Effect of Reformer Gas on HCCI Combustion - Part II: Low Octane Fuels 2007-01-0206
Homogeneous Charge Compression Ignition (HCCI) combustion offers high fuel efficiency and some emissions benefits. However, it is difficult to control and stabilize combustion over a significant operating range because the critical compression ratio and intake temperature at which HCCI combustion can be achieved vary with operating conditions such as speed and load as well as with fuel octane number. Replacing part of the base fuel with reformer gas, (which can be produced from the base hydrocarbon fuel), alters HCCI combustion characteristics in varying ways depending on the replacement fraction and the base fuel auto-ignition characteristics. Because fuel injection quantities and ratios can be altered on a cycle-by-cycle basis during operation, injecting a variable blend of reformer gas and base fuel offers a potential HCCI combustion control mechanism.
The basic diesel exhaust problem is a trade-off between unacceptable levels of NOx and particulate matter, so establishing an HCCI operating mode in a diesel engine is desirable since it simultaneously reduces those two pollutants. Modern diesels using a tightly controlled fuel injection system that allows for multiple, timed injections during each cycle can produce variable amounts of pre-mixture by early injection. Blending the base fuel with variable amounts of light reformer gas can affect HCCI combustion parameters and may provide an acceptable means of combustion control.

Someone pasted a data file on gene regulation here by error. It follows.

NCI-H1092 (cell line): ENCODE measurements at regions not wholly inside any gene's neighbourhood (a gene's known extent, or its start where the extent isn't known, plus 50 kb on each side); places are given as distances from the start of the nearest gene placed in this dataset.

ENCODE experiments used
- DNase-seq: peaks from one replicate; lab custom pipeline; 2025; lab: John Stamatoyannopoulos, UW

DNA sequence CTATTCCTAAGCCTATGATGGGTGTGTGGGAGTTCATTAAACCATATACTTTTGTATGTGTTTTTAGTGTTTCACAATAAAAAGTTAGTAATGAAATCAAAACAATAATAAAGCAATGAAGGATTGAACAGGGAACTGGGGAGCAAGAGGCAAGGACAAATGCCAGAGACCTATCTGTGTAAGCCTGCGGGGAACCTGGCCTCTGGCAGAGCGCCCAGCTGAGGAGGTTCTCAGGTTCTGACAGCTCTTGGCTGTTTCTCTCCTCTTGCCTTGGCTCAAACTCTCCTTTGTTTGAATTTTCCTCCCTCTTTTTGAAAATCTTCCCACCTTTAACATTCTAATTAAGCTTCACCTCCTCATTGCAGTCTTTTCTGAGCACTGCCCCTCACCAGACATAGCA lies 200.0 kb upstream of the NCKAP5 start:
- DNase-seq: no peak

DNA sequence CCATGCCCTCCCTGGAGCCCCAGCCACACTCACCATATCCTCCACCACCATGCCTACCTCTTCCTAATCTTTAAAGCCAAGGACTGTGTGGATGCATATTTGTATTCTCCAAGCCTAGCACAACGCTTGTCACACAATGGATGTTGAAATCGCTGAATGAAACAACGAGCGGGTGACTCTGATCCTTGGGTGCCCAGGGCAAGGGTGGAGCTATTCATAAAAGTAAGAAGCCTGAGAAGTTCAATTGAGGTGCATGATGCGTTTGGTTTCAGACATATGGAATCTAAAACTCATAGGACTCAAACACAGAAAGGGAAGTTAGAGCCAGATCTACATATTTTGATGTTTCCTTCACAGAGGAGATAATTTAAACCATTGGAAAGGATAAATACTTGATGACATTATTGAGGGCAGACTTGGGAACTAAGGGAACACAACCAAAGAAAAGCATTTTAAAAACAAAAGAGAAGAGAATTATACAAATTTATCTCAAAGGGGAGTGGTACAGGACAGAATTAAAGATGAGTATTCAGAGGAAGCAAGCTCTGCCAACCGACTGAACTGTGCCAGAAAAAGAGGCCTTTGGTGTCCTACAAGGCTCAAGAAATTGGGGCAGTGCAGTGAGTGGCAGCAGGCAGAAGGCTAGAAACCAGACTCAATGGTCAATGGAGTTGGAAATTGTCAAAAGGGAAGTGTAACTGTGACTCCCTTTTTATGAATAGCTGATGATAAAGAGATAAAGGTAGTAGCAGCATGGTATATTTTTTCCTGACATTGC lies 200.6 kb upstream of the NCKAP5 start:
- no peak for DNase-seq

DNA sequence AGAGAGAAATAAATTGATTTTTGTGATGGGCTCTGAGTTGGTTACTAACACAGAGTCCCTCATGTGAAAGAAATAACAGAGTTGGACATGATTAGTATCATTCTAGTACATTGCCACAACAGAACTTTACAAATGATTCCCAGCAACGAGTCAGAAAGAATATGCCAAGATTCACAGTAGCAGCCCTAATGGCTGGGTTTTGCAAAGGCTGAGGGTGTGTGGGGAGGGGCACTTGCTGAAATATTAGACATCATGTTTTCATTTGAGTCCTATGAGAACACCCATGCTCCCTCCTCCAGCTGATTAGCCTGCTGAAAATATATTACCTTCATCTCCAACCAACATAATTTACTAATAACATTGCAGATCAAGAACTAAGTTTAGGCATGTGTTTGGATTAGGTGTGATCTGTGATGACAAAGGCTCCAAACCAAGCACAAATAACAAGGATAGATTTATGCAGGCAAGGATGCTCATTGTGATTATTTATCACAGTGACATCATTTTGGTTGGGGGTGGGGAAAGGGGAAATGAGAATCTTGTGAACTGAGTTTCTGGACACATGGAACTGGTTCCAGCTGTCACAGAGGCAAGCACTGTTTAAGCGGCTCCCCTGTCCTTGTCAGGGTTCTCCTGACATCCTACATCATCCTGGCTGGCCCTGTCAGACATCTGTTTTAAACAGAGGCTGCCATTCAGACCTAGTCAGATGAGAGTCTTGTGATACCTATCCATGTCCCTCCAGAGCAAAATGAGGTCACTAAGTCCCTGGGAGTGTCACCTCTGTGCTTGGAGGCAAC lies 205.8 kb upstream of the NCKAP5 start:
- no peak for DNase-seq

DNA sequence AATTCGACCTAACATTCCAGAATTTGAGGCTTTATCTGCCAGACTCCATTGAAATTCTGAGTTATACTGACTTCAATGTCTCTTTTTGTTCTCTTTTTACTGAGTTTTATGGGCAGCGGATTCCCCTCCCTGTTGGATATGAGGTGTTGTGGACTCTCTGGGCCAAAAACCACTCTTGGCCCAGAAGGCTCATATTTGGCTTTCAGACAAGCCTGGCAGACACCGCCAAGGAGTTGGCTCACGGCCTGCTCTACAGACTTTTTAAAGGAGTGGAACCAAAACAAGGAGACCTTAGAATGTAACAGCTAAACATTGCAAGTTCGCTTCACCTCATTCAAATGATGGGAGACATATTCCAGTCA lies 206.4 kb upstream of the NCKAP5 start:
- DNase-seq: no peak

This paper examines the reformer gas effect on HCCI combustion of low octane number fuels, including primary reference fuels with 0 and 20 octane numbers. Experimental work was performed in a CFR engine modified for high mechanical compression ratio. A variable blend of base fuel with simulated reformer gas (75% H2 / 25% CO) was used to alter the HCCI engine's combustion parameters and control combustion onset. PRF0 and PRF20 fuels contain mostly n-heptane so two-stage auto-ignitions were observed for both fuels. Replacing some base fuel with reformer gas generally expanded the engine operating range on the rich side and retarded combustion timing. The retarded ignition, coming despite the tendency of reformer gas to raise compression temperature, indicates that pre-flame chemistry is significantly altered. First stage heat release was reduced by increasing reformer gas content and it delayed the main stage of heat release. The capability to adjust HCCI ignition timing and heat release rate by varying the fraction of reformer gas offers a potential combustion control mechanism.